Arizona Governor Jan Brewer has vetoed a bill that would have allowed business owners who cited their religious beliefs to turn away gay customers.
Ms Brewer said the bill could have had “unintended and negative consequences”.
It was touted as a religious liberty protection by social conservatives. Its opponents denounced it as legalising anti-gay discrimination.
Business groups warned it would tarnish Arizona’s reputation and discourage companies from moving to the state.
Speaking to reporters on Wednesday afternoon, Ms Brewer, a Republican, said the bill did “not address a specific or present concern related to religious liberty in Arizona”.
“I have not heard one example in Arizona where a business owner’s religious liberty has been violated,” she said of the bill, which passed the state legislature last week with the strong backing of the state’s Republican Party.
Ms Brewer spent Wednesday huddling with both supporters and opponents of the bill and said she had vetoed it because she believed it had “the potential to create more problems than it purports to solve”.
“It could divide Arizona in ways we cannot even imagine and nobody could ever want,” she said.
In doing so, Ms Brewer sided with the business community – including firms such as Intel, Yelp and Marriott, as well as Major League Baseball and the Arizona Chamber of Commerce.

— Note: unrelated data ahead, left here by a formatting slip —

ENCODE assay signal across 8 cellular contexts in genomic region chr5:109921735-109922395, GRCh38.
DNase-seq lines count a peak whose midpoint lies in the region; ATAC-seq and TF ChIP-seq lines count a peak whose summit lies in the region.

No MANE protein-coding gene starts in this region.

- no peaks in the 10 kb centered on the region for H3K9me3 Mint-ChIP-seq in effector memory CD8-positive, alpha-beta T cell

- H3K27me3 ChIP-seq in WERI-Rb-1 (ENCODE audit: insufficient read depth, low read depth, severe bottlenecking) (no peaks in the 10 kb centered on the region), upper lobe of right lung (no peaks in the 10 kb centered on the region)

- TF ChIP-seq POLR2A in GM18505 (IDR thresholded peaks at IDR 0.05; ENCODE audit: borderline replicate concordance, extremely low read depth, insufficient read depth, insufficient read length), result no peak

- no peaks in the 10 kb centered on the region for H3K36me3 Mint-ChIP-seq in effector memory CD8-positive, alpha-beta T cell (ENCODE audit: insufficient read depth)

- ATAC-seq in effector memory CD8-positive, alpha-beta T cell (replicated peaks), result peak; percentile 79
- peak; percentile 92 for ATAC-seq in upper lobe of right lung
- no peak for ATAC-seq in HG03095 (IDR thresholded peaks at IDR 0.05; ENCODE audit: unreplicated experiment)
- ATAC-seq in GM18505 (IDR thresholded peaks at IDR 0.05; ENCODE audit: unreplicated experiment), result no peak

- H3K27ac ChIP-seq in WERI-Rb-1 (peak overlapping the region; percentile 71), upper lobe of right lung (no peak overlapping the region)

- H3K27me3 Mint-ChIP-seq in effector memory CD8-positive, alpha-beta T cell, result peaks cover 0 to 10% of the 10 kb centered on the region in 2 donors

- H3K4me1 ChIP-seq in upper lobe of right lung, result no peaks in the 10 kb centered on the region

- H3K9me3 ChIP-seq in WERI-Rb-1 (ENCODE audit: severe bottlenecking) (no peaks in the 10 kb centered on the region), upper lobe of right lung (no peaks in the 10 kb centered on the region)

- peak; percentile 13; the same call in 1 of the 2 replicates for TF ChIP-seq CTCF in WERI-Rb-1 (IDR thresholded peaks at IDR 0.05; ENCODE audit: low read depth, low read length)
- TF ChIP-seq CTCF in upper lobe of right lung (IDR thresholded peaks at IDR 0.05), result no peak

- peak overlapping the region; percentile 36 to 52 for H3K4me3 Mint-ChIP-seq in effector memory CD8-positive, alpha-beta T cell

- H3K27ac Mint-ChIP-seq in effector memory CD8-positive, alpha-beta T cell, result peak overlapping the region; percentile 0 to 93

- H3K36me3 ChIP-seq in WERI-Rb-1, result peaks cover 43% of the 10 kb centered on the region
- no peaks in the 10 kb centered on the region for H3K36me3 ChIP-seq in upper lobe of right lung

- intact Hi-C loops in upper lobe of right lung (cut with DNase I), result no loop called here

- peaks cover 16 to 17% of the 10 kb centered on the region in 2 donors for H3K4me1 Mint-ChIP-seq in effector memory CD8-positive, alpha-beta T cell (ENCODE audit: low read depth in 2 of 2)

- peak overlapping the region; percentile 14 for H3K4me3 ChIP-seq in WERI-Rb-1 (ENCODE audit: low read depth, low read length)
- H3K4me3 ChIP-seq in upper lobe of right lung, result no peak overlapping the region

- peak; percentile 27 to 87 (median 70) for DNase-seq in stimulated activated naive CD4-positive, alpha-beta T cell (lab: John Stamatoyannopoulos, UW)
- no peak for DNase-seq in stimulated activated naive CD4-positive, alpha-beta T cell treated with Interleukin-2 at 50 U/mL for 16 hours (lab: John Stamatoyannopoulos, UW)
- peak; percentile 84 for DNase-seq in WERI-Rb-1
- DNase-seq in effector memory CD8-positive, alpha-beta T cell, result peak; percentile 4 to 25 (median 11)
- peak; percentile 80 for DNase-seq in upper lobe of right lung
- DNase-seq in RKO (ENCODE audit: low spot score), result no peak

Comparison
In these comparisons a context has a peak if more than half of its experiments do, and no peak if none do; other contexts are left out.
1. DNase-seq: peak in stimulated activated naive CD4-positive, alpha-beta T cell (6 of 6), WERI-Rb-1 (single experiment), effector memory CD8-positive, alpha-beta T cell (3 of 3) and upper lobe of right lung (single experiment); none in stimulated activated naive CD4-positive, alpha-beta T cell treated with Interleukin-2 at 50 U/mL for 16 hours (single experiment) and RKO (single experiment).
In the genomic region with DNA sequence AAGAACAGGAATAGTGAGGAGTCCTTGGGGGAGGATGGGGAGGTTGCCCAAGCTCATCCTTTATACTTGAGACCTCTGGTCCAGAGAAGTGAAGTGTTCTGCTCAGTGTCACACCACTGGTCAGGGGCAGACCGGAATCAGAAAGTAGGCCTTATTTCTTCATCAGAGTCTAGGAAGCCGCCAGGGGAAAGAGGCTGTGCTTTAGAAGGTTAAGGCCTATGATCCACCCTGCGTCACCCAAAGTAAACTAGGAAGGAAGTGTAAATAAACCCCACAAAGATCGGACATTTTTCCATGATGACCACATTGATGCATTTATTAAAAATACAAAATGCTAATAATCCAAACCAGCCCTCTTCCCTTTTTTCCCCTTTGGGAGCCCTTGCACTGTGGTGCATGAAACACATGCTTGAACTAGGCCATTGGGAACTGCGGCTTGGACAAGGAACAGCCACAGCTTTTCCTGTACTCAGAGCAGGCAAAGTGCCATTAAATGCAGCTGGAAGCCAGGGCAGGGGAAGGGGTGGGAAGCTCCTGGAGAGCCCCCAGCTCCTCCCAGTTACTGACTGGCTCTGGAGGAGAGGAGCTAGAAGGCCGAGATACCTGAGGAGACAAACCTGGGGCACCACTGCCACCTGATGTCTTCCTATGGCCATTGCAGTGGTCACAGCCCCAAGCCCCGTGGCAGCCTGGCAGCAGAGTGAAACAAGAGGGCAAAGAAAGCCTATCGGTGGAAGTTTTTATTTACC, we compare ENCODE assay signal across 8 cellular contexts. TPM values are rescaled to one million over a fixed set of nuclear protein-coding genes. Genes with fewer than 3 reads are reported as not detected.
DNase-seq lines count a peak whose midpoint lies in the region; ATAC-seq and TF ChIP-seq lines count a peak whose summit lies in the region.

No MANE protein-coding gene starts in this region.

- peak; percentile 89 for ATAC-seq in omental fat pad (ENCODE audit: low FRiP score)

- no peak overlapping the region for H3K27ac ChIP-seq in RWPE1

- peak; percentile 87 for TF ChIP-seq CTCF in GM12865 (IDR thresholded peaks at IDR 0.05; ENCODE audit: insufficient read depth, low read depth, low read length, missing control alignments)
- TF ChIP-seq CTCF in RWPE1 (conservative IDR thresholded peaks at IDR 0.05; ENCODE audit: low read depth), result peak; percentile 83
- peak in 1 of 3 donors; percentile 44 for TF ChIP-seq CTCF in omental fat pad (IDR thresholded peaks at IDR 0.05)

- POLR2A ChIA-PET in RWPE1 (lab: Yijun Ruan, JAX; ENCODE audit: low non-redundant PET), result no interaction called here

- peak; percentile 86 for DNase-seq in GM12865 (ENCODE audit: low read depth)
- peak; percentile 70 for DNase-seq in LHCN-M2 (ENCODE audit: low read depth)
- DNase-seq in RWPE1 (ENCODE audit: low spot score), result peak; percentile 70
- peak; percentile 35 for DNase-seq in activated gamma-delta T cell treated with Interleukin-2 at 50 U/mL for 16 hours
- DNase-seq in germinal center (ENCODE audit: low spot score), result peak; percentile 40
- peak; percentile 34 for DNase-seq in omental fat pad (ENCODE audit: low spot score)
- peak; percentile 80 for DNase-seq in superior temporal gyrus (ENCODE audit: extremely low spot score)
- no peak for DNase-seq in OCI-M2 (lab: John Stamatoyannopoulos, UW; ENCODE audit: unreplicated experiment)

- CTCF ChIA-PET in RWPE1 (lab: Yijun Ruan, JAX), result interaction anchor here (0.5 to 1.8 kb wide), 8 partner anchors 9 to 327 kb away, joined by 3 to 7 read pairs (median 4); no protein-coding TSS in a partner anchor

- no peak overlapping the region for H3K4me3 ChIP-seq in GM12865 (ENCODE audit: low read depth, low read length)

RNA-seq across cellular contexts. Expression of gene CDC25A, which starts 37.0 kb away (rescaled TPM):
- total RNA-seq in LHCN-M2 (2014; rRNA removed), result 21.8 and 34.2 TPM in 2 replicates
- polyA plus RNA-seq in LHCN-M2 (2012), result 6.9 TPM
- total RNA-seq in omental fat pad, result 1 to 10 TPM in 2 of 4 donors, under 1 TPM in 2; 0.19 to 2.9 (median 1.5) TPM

Loud cheers erupted outside the Arizona capitol building immediately after the governor announced the veto.
Rebecca Wininger, president of Equality Arizona, told the BBC the veto was “a clear message for those trying to use religion and those with right-leaning rhetoric that we’re done… we’re tired and we’re done with being discriminated against”.
Even as the federal government, the military, the courts, other states and US public opinion increasingly back gay rights and same-sex marriage, some states have seen the makings of a backlash in recent weeks, analysts say.
“Religious liberty” bills similar to the Arizona measure have been introduced in seven other US states, but Arizona’s was the only legislature to send a bill to the governor.
‘Distorted the bill’
The bill would have expanded the state’s religious liberty law to add protection from lawsuits for individuals or businesses that cited their “sincerely held” religious beliefs as motivating factors in taking an action or refusing to do so.
All but three Republicans in the state legislature voted for the proposal, known as SB1062, but some Republican state senators who voted for the bill subsequently called for a veto.
“We were uncomfortable with it to start with and went along with it thinking it was good for the caucus,” Senator Steve Pierce told the Associated Press news agency on Monday.
“We really didn’t want to vote for it. But we made a mistake, and now we’re trying to do what’s right and correct it.”
But supporters, framing it as only a modest update on the state’s existing religious freedom law, had pushed Ms Brewer to sign it in support of religious liberty.
The president of a conservative policy organisation that backed the bill said Ms Brewer’s veto “marks a sad day for Arizonans who cherish and understand religious liberty”.